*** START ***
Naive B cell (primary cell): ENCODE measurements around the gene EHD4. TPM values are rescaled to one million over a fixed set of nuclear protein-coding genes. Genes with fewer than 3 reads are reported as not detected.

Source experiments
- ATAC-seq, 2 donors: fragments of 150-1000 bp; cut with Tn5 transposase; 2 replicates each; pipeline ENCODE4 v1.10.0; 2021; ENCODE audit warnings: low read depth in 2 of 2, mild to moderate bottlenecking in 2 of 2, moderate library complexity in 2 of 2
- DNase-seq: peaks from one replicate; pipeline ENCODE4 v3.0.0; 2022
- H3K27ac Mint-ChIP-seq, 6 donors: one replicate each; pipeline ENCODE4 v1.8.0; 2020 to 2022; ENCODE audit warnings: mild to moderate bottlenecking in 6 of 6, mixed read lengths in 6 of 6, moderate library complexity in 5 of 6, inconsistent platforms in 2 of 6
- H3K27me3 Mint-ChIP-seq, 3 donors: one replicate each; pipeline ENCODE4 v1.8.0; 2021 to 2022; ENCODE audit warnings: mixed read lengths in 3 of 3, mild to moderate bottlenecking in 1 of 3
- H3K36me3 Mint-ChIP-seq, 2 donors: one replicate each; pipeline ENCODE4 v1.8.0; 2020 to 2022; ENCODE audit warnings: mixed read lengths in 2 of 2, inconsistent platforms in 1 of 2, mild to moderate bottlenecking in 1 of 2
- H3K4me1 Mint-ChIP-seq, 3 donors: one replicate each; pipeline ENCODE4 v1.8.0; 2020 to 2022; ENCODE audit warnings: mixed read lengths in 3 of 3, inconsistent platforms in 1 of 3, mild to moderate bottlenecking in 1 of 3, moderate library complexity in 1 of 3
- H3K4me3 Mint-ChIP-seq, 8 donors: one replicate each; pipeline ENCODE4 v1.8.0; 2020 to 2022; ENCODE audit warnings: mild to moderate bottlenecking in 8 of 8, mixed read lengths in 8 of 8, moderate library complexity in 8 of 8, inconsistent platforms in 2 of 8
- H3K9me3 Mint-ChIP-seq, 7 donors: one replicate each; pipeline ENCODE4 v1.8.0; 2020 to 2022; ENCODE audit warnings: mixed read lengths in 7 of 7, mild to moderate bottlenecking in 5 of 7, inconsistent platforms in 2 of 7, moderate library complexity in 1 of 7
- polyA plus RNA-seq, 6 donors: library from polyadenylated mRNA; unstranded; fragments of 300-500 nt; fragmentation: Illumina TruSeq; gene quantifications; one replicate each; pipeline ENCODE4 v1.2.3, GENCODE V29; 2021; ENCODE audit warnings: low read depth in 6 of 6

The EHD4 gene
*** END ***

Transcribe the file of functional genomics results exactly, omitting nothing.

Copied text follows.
Naive B cell (primary cell): ENCODE measurements around the gene EHD4. TPM values are rescaled to one million over a fixed set of nuclear protein-coding genes. Genes with fewer than 3 reads are reported as not detected.

Source experiments
- ATAC-seq, 2 donors: fragments of 150-1000 bp; cut with Tn5 transposase; 2 replicates each; pipeline ENCODE4 v1.10.0; 2021; ENCODE audit warnings: low read depth in 2 of 2, mild to moderate bottlenecking in 2 of 2, moderate library complexity in 2 of 2
- DNase-seq: peaks from one replicate; pipeline ENCODE4 v3.0.0; 2022
- H3K27ac Mint-ChIP-seq, 6 donors: one replicate each; pipeline ENCODE4 v1.8.0; 2020 to 2022; ENCODE audit warnings: mild to moderate bottlenecking in 6 of 6, mixed read lengths in 6 of 6, moderate library complexity in 5 of 6, inconsistent platforms in 2 of 6
- H3K27me3 Mint-ChIP-seq, 3 donors: one replicate each; pipeline ENCODE4 v1.8.0; 2021 to 2022; ENCODE audit warnings: mixed read lengths in 3 of 3, mild to moderate bottlenecking in 1 of 3
- H3K36me3 Mint-ChIP-seq, 2 donors: one replicate each; pipeline ENCODE4 v1.8.0; 2020 to 2022; ENCODE audit warnings: mixed read lengths in 2 of 2, inconsistent platforms in 1 of 2, mild to moderate bottlenecking in 1 of 2
- H3K4me1 Mint-ChIP-seq, 3 donors: one replicate each; pipeline ENCODE4 v1.8.0; 2020 to 2022; ENCODE audit warnings: mixed read lengths in 3 of 3, inconsistent platforms in 1 of 3, mild to moderate bottlenecking in 1 of 3, moderate library complexity in 1 of 3
- H3K4me3 Mint-ChIP-seq, 8 donors: one replicate each; pipeline ENCODE4 v1.8.0; 2020 to 2022; ENCODE audit warnings: mild to moderate bottlenecking in 8 of 8, mixed read lengths in 8 of 8, moderate library complexity in 8 of 8, inconsistent platforms in 2 of 8
- H3K9me3 Mint-ChIP-seq, 7 donors: one replicate each; pipeline ENCODE4 v1.8.0; 2020 to 2022; ENCODE audit warnings: mixed read lengths in 7 of 7, mild to moderate bottlenecking in 5 of 7, inconsistent platforms in 2 of 7, moderate library complexity in 1 of 7
- polyA plus RNA-seq, 6 donors: library from polyadenylated mRNA; unstranded; fragments of 300-500 nt; fragmentation: Illumina TruSeq; gene quantifications; one replicate each; pipeline ENCODE4 v1.2.3, GENCODE V29; 2021; ENCODE audit warnings: low read depth in 6 of 6

The EHD4 gene